Polymyalgia rheumatica and Heart rate increased

Summary:

Heart rate increased is found among people with Polymyalgia rheumatica, especially for people who are female, 60+ old.

The study analyzes which people have Heart rate increased with Polymyalgia rheumatica. It is created by eHealthMe based on reports of 23 people who have Polymyalgia rheumatica from the Food and Drug Administration (FDA), and is updated regularly. You can use the study as a second opinion to make health care decisions.

With medical big data and AI algorithms, eHealthMe enables everyone to run phase IV clinical trial to detect adverse drug outcomes and monitor effectiveness. Our original studies have been referenced on 600+ peer-reviewed medical publications including The Lancet, Mayo Clinic Proceedings, and Nature. Most recently, phase IV clinial trails for COVID 19 vaccines have been added, check here.



On Aug, 09, 2022

23 people who have Polymyalgia Rheumatica and Heart Rate Increased are studied.


What is Polymyalgia rheumatica?

Polymyalgia rheumatica (pain in many muscles) is found to be associated with 769 drugs and 444 conditions by eHealthMe.

What is Heart rate increased?

Heart rate increased is found to be associated with 3,377 drugs and 2,978 conditions by eHealthMe.

Number of Heart rate increased in Polymyalgia rheumatica reports submitted per year:

Would you have Heart rate increased when you have Polymyalgia rheumatica?

Gender of people who have Polymyalgia Rheumatica and experienced Heart Rate Increased *:

  • female: 80.95 %
  • male: 19.05 %

Age of people who have Polymyalgia Rheumatica and experienced Heart Rate Increased *:

  • 0-1: 0.0 %
  • 2-9: 0.0 %
  • 10-19: 0.0 %
  • 20-29: 0.0 %
  • 30-39: 0.0 %
  • 40-49: 0.0 %
  • 50-59: 26.32 %
  • 60+: 73.68 %

Common co-existing conditions for these people *:

  1. Osteoporosis (bones weak and more likely to break): 6 people, 26.09%
  2. Osteopenia (a condition where bone mineral density is lower than normal): 5 people, 21.74%
  3. Asthma: 3 people, 13.04%
  4. Back Pain: 2 people, 8.70%
  5. Stress And Anxiety: 2 people, 8.70%
  6. Psoriasis (immune-mediated disease that affects the skin): 2 people, 8.70%
  7. Hot Flush (sudden feelings of heat): 1 person, 4.35%
  8. Bone Disorder: 1 person, 4.35%
  9. Eye Disorder: 1 person, 4.35%
  10. Fibromyalgia (a long-term condition which causes pain all over the body): 1 person, 4.35%

Common drugs taken by these people *:

  1. Prednisone: 7 people, 30.43%
  2. Fosamax: 6 people, 26.09%
  3. Alendronate Sodium: 5 people, 21.74%
  4. Reclast: 5 people, 21.74%
  5. Piperacillin And Tazobactam: 3 people, 13.04%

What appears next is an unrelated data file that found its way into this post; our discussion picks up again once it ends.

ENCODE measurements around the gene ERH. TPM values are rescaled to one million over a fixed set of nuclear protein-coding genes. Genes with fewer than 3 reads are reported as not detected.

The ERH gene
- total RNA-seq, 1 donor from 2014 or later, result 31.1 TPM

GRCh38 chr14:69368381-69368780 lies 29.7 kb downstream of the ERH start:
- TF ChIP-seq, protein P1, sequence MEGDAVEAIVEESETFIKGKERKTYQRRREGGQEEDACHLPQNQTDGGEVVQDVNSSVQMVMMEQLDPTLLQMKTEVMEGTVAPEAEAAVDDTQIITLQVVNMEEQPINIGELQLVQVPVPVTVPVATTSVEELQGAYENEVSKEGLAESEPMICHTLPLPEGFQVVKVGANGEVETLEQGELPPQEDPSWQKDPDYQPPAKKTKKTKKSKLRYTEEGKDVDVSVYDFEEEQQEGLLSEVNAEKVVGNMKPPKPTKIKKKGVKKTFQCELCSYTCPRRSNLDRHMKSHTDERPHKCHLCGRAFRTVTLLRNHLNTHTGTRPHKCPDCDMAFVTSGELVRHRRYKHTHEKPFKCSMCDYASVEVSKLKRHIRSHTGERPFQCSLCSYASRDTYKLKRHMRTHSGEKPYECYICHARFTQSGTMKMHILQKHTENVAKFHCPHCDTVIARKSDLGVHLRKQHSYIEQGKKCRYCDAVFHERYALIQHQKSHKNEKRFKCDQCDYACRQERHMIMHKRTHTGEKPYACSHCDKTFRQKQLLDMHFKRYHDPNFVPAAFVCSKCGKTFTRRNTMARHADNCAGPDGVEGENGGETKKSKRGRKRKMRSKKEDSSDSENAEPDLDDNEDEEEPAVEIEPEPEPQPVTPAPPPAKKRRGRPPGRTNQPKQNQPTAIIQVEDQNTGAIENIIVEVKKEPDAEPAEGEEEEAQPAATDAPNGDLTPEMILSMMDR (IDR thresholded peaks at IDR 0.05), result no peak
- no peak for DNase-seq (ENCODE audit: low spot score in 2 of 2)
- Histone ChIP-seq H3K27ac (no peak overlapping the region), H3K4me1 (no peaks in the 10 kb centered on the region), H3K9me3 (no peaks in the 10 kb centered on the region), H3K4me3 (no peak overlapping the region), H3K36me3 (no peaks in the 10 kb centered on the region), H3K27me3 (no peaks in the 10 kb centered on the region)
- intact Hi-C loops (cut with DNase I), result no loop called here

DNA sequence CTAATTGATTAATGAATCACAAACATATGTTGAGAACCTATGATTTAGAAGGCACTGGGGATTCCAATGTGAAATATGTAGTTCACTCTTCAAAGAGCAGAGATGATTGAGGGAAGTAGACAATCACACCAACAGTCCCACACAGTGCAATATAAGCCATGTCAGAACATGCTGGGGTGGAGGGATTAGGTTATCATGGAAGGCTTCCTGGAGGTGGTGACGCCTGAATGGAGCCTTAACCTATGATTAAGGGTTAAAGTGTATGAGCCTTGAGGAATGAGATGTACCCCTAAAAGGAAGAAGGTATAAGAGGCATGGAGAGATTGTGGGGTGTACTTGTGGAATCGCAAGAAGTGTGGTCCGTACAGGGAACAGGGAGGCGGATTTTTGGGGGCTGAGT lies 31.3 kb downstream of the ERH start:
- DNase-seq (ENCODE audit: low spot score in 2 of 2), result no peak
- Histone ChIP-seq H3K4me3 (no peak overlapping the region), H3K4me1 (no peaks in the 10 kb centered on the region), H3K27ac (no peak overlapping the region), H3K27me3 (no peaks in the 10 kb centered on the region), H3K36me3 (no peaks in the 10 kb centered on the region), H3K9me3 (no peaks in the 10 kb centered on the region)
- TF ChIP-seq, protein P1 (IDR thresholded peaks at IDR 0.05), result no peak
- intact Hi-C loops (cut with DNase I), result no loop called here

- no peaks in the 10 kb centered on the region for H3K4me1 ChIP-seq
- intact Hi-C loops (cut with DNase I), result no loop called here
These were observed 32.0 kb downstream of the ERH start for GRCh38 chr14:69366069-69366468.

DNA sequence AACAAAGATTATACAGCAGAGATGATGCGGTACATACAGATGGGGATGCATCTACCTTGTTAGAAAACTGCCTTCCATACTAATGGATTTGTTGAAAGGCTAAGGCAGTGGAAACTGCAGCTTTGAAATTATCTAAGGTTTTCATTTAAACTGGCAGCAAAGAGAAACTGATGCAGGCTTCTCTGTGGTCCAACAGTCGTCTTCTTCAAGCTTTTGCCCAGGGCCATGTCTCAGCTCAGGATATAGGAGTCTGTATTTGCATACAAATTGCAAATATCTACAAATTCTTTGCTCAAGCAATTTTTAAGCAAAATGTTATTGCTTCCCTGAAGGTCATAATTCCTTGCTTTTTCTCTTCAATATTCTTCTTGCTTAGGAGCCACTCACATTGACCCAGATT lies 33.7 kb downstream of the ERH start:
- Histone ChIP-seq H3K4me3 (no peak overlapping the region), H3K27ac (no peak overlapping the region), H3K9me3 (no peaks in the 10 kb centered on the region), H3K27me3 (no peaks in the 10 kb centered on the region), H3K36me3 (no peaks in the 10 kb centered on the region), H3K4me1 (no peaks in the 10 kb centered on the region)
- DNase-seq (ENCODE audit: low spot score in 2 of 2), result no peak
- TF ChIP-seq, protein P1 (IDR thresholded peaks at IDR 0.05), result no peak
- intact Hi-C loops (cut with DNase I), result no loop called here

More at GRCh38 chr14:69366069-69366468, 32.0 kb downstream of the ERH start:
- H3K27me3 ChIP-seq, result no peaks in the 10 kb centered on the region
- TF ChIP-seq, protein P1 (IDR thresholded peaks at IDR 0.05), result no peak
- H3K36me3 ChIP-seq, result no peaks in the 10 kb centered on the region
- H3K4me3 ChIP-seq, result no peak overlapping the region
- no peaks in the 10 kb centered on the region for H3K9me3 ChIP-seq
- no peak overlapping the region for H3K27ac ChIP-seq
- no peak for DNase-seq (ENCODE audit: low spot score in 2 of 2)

6. Ventolin: 3 people, 13.04%
  7. Evening Primrose Oil: 3 people, 13.04%
  8. Metformin: 3 people, 13.04%
  9. Potassium: 2 people, 8.70%
  10. Iodine: 2 people, 8.70%

Common symptoms for these people *:

  1. Urinary Tract Infection: 12 people, 52.17%
  2. Hyperhidrosis (abnormally increased sweating): 11 people, 47.83%
  3. Pain In Extremity: 10 people, 43.48%
  4. Breathing Difficulty: 10 people, 43.48%
  5. Dizziness: 10 people, 43.48%
  6. Joint Pain: 9 people, 39.13%
  7. Pain: 9 people, 39.13%
  8. Neuralgia (pain in one or more nerves): 9 people, 39.13%
  9. Balance Disorder: 9 people, 39.13%
  10. Blood Calcium Increased: 9 people, 39.13%

* Approximation only. Some reports may have incomplete information.

Do you take medications and have Heart rate increased?

Check whether Heart rate increased is associated with a drug or a condition

How to use the study?

You can discuss the study with your doctor, to ensure that all drug risks and benefits are fully discussed and understood.



Related studies

Treatments, associated drugs and conditions:

COVID vaccines that are related to Heart rate increased:

Common drugs associated with Heart rate increased:

All the drugs that are associated with Heart rate increased:

Common conditions associated with Heart rate increased:

All the conditions that are associated with Heart rate increased:

How the study uses the data?

The study is based on Heart rate increased and Polymyalgia rheumatica, and their synonyms.

Who is eHealthMe?

With medical big data and proven AI algorithms, eHealthMe provides a platform for everyone to run phase IV clinical trials. We study millions of patients and 5,000 more each day. Results of our real-world drug study have been referenced on 600+ peer-reviewed medical publications, including The Lancet, Mayo Clinic Proceedings, and Nature. Our analysis results are available to researchers, health care professionals, patients (testimonials), and software developers (open API).

WARNING, DISCLAIMER, USE FOR PUBLICATION

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DISCLAIMER: All material available on eHealthMe.com is for informational purposes only, and is not a substitute for medical advice, diagnosis, or treatment provided by a qualified healthcare provider. All information is observation-only. Our phase IV clinical studies alone cannot establish cause-effect relationship. Different individuals may respond to medication in different ways. Every effort has been made to ensure that all information is accurate, up-to-date, and complete, but no guarantee is made to that effect. The use of the eHealthMe site and its content is at your own risk.

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